A relatively low absolute rate of skipping was found for guillemots on the Isle of May, with only 7% of birds skipping on average across the study period. Nonetheless, skipping was more frequent in years where SST in their wintering area in the southern/western North Sea were high the preceding winter and also the one before i.e., ca.15 months prior to the breeding season. Ringing recoveries and tracking studies indicate that guillemots from the Isle of May disperse widely throughout the North Sea during the winter months, with the core of the winter distribution centering on the southern and western North Sea (Reynolds et al., 2011; Harris et al., in press). North Sea temperatures have increased gradually over the past several decades in line with rising global air temperatures, but the rates of warming observed in the southern North Sea (most of which is <50 m deep) are among the highest documented anywhere in the world (Rayner et al., 2003; Heath et al., 2012). A direct effect of higher SSTs on breeding propensity seems less likely than indirect effects mediated via changes in the food web, particularly given that lagged effects of wSST were also found. The little information available on the winter diet of guillemots indicates that many fish species are taken, in particular clupeids, gadids, and sandeels (e.g., Blake et al., 1985; Harris and Bailey, 1992; Sonntag and Hüppop, 2005). The mechanisms by which increases in wSST might filter through the marine food web to affect the breeding propensity of guillemots are unclear but recruitment rates of lesser sandeels (Ammodytes marinus), which are an important prey species for guillemots during the breeding season but may also be taken during winter months, correlate negatively with winter SSTs in the North Sea (Arnott and Ruxton, 2002). Herring (Clupea harengus) are another oil-rich small pelagic fish taken by guillemots during winter months (Blake et al., 1985; Harris and Bailey, 1992; Sonntag and Hüppop, 2005) and positive correlations between SSTs and herring recruitment and stock biomass have been reported in the Barents Sea (Hjermann et al., 2004). These findings and others indicate that changes in SST and other physical oceanographic variables can have complex food web effects (Durant et al., 2004; Frederiksen et al., 2007). The net impacts on the body condition and hence breeding propensity of piscivorous seabirds may in general be difficult to predict.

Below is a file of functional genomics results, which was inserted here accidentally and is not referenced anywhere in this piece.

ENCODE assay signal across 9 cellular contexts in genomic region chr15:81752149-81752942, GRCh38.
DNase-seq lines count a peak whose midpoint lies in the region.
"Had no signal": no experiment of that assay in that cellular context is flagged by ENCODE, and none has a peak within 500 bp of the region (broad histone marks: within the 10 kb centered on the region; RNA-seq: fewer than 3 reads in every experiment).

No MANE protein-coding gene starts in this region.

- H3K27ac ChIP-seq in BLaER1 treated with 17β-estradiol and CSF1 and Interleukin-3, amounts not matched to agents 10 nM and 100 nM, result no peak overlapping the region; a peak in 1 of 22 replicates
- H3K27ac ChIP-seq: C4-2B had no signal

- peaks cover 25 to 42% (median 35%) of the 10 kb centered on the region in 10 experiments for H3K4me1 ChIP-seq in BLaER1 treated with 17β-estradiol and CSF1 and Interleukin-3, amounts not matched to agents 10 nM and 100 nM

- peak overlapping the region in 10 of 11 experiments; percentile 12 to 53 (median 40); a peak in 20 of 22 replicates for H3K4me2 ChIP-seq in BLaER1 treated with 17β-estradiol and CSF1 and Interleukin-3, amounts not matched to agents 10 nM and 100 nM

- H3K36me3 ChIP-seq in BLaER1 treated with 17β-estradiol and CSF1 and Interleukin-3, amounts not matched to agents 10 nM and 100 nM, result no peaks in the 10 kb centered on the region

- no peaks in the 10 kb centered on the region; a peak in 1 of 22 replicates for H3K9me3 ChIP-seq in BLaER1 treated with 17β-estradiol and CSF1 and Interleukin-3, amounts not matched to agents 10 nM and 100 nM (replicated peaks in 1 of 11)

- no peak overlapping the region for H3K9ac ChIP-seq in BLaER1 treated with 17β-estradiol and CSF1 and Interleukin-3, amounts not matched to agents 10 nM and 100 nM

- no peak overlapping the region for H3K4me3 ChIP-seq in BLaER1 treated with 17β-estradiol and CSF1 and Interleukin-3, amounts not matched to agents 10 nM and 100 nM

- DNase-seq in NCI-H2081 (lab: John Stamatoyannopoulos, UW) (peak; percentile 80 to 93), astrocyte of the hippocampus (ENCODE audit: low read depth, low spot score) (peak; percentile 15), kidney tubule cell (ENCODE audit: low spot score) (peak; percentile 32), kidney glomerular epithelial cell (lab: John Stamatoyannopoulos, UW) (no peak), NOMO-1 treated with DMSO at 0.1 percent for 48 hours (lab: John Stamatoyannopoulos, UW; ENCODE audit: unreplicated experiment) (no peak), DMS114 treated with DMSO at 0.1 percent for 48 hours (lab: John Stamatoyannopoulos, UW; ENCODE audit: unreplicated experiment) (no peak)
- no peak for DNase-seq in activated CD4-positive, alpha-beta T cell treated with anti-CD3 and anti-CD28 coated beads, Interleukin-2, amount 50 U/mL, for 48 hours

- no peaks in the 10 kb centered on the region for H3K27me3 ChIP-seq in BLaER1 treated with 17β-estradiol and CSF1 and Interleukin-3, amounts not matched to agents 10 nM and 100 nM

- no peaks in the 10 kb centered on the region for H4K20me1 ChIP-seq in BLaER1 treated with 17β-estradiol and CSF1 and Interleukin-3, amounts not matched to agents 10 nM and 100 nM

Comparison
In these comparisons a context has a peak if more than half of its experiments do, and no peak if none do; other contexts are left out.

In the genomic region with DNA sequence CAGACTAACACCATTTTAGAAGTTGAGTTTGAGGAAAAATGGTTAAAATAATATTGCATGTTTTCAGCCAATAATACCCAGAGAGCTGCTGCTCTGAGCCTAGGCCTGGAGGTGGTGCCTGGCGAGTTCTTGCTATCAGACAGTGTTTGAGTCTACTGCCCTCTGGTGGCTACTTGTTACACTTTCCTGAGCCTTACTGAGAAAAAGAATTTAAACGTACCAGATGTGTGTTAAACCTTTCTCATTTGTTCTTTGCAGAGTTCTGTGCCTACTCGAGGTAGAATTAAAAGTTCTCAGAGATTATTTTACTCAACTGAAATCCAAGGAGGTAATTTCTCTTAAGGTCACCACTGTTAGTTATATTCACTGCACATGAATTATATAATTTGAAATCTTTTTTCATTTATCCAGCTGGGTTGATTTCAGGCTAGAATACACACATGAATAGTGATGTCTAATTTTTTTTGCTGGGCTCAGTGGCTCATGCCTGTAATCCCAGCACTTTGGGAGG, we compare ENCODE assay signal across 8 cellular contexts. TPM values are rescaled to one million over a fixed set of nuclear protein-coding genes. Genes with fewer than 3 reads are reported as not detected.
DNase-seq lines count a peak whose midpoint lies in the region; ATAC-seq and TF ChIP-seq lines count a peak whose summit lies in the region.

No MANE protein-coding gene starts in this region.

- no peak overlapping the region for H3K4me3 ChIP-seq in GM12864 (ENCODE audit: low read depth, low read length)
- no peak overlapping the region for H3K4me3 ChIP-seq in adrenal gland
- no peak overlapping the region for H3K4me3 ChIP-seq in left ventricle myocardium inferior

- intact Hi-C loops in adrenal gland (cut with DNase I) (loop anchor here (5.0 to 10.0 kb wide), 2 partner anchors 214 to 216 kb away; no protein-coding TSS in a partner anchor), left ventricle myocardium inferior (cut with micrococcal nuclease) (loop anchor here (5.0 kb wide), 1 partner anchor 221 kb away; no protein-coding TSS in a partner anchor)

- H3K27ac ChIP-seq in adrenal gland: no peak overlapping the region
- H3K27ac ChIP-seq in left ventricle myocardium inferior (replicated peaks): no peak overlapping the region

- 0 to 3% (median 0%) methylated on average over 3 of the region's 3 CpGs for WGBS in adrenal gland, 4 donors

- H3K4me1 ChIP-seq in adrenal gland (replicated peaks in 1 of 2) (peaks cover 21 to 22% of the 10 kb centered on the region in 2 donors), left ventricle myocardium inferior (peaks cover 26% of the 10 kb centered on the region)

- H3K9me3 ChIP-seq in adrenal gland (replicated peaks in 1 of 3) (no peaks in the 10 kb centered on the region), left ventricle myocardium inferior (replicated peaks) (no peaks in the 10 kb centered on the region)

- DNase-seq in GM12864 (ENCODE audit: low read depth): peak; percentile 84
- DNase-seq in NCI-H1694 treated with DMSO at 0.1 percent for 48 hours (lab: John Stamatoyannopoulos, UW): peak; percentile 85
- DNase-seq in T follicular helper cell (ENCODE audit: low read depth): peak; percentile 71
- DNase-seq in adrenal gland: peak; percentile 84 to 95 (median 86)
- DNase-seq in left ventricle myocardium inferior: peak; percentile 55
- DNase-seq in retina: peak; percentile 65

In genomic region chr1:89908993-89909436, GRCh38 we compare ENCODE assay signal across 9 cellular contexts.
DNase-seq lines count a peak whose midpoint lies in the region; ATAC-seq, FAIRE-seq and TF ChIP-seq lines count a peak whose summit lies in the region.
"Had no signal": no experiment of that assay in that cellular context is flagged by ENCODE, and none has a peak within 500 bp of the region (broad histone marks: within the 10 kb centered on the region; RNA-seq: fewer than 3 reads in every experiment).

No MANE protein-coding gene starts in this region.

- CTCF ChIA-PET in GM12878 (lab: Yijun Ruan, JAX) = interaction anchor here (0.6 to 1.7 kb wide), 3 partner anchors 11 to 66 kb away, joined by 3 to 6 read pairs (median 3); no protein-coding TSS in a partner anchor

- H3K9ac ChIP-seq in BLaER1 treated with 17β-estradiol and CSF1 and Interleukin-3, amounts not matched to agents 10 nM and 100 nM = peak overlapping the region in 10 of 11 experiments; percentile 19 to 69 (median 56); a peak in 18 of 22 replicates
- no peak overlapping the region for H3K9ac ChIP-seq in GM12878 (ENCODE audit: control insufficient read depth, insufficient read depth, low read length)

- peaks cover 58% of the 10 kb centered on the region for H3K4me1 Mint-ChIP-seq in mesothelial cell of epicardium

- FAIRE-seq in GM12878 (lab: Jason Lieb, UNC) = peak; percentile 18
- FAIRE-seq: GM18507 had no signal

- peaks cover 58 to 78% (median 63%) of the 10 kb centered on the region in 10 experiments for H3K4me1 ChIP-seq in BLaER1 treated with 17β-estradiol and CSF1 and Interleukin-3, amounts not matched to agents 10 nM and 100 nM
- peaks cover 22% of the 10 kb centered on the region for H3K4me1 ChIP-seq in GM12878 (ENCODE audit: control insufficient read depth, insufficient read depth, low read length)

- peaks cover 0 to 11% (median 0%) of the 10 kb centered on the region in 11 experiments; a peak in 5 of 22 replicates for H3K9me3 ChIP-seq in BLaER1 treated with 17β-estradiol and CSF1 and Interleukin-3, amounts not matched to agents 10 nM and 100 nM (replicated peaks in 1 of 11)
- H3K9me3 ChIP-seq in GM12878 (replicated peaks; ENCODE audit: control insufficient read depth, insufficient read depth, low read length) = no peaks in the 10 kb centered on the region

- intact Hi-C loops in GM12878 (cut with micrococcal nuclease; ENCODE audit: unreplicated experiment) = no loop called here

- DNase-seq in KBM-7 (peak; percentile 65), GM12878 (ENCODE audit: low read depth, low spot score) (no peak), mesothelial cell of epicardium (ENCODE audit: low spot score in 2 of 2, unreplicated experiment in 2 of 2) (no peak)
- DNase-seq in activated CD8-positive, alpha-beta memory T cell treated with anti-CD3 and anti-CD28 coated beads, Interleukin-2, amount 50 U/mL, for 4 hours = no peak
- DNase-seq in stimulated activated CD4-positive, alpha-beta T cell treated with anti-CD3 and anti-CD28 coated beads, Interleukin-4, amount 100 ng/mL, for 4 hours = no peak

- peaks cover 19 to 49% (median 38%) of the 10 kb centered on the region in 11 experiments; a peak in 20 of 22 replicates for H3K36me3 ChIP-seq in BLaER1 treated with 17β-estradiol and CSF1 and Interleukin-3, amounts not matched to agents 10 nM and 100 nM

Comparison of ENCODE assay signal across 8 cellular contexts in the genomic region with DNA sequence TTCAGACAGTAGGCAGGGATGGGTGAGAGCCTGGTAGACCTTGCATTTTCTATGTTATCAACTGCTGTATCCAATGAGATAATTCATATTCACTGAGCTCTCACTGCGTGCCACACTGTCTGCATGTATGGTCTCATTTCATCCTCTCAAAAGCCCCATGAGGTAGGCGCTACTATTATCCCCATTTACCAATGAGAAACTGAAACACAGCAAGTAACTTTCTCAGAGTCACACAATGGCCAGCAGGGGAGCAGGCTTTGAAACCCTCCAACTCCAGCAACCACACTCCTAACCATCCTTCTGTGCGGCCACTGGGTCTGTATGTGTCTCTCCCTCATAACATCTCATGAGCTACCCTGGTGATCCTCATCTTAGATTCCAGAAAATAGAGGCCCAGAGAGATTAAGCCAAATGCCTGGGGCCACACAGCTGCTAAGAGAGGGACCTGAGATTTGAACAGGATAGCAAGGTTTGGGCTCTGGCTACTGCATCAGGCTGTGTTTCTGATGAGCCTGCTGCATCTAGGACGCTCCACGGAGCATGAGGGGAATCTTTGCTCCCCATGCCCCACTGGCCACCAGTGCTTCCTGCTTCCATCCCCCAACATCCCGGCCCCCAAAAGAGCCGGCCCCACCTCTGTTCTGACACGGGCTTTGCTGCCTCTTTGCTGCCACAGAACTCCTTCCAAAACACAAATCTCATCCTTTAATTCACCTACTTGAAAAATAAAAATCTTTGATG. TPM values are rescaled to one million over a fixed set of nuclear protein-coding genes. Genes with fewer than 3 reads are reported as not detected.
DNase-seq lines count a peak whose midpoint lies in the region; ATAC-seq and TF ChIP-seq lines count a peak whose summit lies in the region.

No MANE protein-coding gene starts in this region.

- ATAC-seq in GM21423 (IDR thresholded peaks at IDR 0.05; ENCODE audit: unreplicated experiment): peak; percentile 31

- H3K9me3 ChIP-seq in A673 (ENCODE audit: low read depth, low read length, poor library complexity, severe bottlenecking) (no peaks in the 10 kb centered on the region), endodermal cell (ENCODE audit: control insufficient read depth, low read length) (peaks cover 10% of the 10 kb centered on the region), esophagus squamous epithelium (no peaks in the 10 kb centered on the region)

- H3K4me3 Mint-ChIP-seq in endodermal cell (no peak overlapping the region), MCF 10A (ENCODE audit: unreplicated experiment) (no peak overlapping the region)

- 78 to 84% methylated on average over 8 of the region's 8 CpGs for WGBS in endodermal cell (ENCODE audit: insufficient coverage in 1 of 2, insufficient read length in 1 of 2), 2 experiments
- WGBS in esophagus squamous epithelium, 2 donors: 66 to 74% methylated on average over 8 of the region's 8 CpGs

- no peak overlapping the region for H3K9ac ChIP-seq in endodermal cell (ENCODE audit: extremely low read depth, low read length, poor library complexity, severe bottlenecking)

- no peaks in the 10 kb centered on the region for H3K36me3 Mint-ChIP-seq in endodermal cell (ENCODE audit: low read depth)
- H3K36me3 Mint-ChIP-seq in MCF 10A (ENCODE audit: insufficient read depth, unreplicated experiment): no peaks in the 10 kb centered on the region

In long-lived species with low annual reproductive output population growth rate is often most sensitive to changes in adult survival and these species are expected to favor self-maintenance over reproduction when conditions are poor (Curio, 1988; Linden and Møller, 1989; Sæther and Bakke, 2000). Fitness in marine top predators may therefore be maximized by minimizing interannual variance in adult survival: so-called life-history buffering against environmental variability (Morris and Doak, 2004; Forcada et al., 2008). Recent work on Antarctic mammals and seabirds has shown that variation in annual breeding propensity can also strongly influence individual fitness and population growth (Jenouvrier et al., 2005b; Forcada et al., 2008). In the case of Antarctic fur seals Arctocephalus gazella, increased ecosystem fluctuations associated with increased climate variability since 1990 seems to have reduced their capacity for life-history buffering, as evidenced by an increasing impact of SST variation (which affects abundance and predictability of krill, a key food source for fur seals) on adult survival and breeding propensity (Forcada et al., 2008). Cubaynes et al. (2011) found that a higher fraction of red-footed boobies (Sula sula) skipped breeding in El Niño years (associated with high SSTs), which are predicted to become more frequent or intense as result of global warming (Jackson, 2008). Similarly, increases in the mean or variance of pre-breeding SSTs could lead to a loss of life-history buffering abilities in guillemots with possible consequences for population numbers and structure. On the other hand, annual rates of skipping are relatively low in this population and the breeding propensity of guillemots appears to be less sensitive to environmental fluctuations than that of European shags on the Isle of May, where up to 60% of adults may skip breeding in extremely poor years when crashes in population size also occur (Aebischer and Wanless, 1992). Cormorant species in general are prone to such periodic population crashes and rates of non-breeding are also typically highly variable (Duffy, 1983; Boekelheide and Ainley, 1989; Nur and Sydeman, 1999). Thus, population impacts of climate change mediated via changes in breeding propensity will depend on the life history strategy and ecological constraints of the species in question; some species likely have greater scope for regulating breeding effort than others.